Financial Toxicity Can Be Deadly for Patients with Cancer

TOP - January 2021 Vol 14, No 1 - Quality Care Symposium

Protecting patients with cancer from financial hardship could save more than money. According to data presented at the 2020 ASCO Quality Care Symposium, mitigating the financial burden of cancer treatment on patients could save lives as well.

Analysis of a large, diverse, nationally representative sample has shown that financial hardship is associated with increased mortality risk in adults, regardless of whether they have had cancer. Although adjustment for health insurance coverage reduced the magnitude of this association in adults aged 18 to 64 years, it had little effect among adults aged 65 to 79 years. The investigators noted that this reflects, in part, the protective effects of Medicare coverage.

“Our findings highlight a number of additional needs for routine screening, as well as efforts to address financial hardship in the United States,” said lead investigator K. Robin Yabroff, PhD, MBA, Senior Scientific Director, Health Services Research, American Cancer Society.

In the United States today, approximately 17 million people are cancer survivors, many of whom have lasting adverse effects of their disease and its treatment. Compared with individuals without a history of cancer, cancer survivors are at greater risk for new cancers, chronic conditions, healthcare expenditures (including out-of-pocket spending), and work limitations, according to Dr Yabroff.

“Limitations in work are especially important, because they can limit income and access to health insurance coverage for the working-age population,” Dr Yabroff added.

Although cancer survivors often have financial hardship, few studies have evaluated the association of financial hardship and long-term health outcomes. For this study, Dr Yabroff and colleagues examined the associations of a history of cancer and medical financial hardship with mortality, using data from the National Health Interview Survey (NHIS) from 1997 to 2014 and the NHIS Linked Mortality Files, which provided data on between 1 and 18 years of follow-up.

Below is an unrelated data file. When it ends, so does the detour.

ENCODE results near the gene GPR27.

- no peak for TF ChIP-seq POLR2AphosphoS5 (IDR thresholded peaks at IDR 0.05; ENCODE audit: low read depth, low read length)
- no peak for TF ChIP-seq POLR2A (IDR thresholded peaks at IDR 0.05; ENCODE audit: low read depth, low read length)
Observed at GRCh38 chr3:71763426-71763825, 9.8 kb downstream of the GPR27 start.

Based on available surveys, medical financial hardship was measured as an inability to afford healthcare services or delaying or forgoing any medical care because of cost during the previous 12 months. Mortality risk was estimated with weighted Cox proportional hazards models. The researchers used age as the time scale and controlled for the effects of sex, race and/or ethnicity, educational attainment, marital status, comorbid conditions, region, and survey year.

30% of Cancer Survivors Report Financial Hardship

Nearly 500,000 adults were included in the analysis. Among the population aged 18 to 64 years, approximately 30% of cancer survivors reported financial hardship compared with 21% of patients without a history of cancer.

Dr Yabroff also highlighted “striking differences” in health insurance coverage for cancer survivors, as well as for those without a cancer history. Adults aged 18 to 64 years with financial hardship were much more likely to have public insurance alone, or to be uninsured, than those without financial hardship, regardless of whether they had a history of cancer.

The researchers observed a similar pattern for patients aged 65 to 79 years. Those with Medicare or other public insurance (eg, Medicaid) were more likely to report financial hardship than younger patients, regardless of a diagnosis of cancer.

Financial Toxicity and Mortality Risk

Dr Yabroff and colleagues then analyzed the associations between cancer history, financial hardship, and mortality.

“Compared to adults without a cancer history and no financial hardship, adults with a cancer history and hardship had a strikingly large hazard ratio [for mortality],” said Dr Yabroff. “When we added health insurance coverage to the adjusted model, we saw a reduction on the magnitude of the association between cancer history and financial hardship and mortality.”

Conversely, older individuals with a history of cancer and financial hardship had the highest hazard ratio for mortality; adding health insurance coverage had less of an effect on mortality.

One limitation of the study, Dr Yabroff noted, is that health insurance coverage and financial hardship were measured only at a single point in time.

“In the future, longitudinal studies with measures of both insurance coverage and hardship at multiple time points will help to disaggregate the effects of these 2 factors,” Dr Yabroff concluded. “We also need a better understanding of the trade-offs between receipt of healthcare, financial hardship, and daily needs, such as food and housing, and how this is related to health outcomes.”

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Last modified: July 22, 2021